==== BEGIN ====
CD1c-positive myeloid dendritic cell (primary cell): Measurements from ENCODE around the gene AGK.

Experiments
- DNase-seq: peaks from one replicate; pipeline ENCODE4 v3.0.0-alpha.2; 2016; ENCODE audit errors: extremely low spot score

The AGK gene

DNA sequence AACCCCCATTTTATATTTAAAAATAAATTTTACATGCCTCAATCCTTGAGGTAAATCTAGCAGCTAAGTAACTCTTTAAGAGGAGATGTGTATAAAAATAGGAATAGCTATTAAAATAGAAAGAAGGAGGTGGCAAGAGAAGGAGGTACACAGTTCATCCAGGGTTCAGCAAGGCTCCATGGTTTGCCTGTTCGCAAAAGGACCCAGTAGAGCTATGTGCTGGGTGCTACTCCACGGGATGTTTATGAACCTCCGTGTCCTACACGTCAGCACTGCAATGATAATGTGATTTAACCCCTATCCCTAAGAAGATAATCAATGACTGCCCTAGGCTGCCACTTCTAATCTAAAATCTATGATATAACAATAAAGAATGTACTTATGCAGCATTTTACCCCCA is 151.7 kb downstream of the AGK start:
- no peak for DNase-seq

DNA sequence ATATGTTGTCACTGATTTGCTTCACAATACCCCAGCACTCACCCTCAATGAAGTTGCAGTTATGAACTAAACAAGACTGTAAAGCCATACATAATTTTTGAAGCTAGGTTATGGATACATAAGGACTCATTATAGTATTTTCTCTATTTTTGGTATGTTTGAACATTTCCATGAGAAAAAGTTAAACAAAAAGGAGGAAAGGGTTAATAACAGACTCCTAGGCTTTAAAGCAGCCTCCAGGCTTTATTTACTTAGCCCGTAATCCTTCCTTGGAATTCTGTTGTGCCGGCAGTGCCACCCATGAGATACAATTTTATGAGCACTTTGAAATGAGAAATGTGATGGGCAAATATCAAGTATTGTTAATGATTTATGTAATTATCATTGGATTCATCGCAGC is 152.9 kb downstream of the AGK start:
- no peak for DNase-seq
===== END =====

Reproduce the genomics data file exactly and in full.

CD1c-positive myeloid dendritic cell (primary cell): Measurements from ENCODE around the gene AGK.

Experiments
- DNase-seq: peaks from one replicate; pipeline ENCODE4 v3.0.0-alpha.2; 2016; ENCODE audit errors: extremely low spot score

The AGK gene

DNA sequence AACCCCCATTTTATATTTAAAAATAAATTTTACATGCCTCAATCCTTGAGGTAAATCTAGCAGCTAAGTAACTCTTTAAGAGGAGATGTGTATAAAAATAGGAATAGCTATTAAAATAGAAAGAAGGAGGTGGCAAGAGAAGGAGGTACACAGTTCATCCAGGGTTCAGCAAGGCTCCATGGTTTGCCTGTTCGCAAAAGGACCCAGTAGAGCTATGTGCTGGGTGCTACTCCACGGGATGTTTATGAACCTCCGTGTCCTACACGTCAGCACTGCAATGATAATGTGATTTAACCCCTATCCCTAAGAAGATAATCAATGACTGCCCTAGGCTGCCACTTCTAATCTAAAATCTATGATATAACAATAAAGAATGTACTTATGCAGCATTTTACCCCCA is 151.7 kb downstream of the AGK start:
- no peak for DNase-seq

DNA sequence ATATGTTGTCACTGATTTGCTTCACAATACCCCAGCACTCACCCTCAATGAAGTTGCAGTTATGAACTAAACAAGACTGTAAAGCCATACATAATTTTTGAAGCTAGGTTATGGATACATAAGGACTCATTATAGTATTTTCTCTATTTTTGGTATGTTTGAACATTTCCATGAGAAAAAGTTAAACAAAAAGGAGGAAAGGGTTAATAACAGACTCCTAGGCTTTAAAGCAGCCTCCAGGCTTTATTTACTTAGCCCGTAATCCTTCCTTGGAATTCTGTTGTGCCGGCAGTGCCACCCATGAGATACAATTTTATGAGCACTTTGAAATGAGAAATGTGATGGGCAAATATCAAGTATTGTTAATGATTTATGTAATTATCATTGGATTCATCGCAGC is 152.9 kb downstream of the AGK start:
- no peak for DNase-seq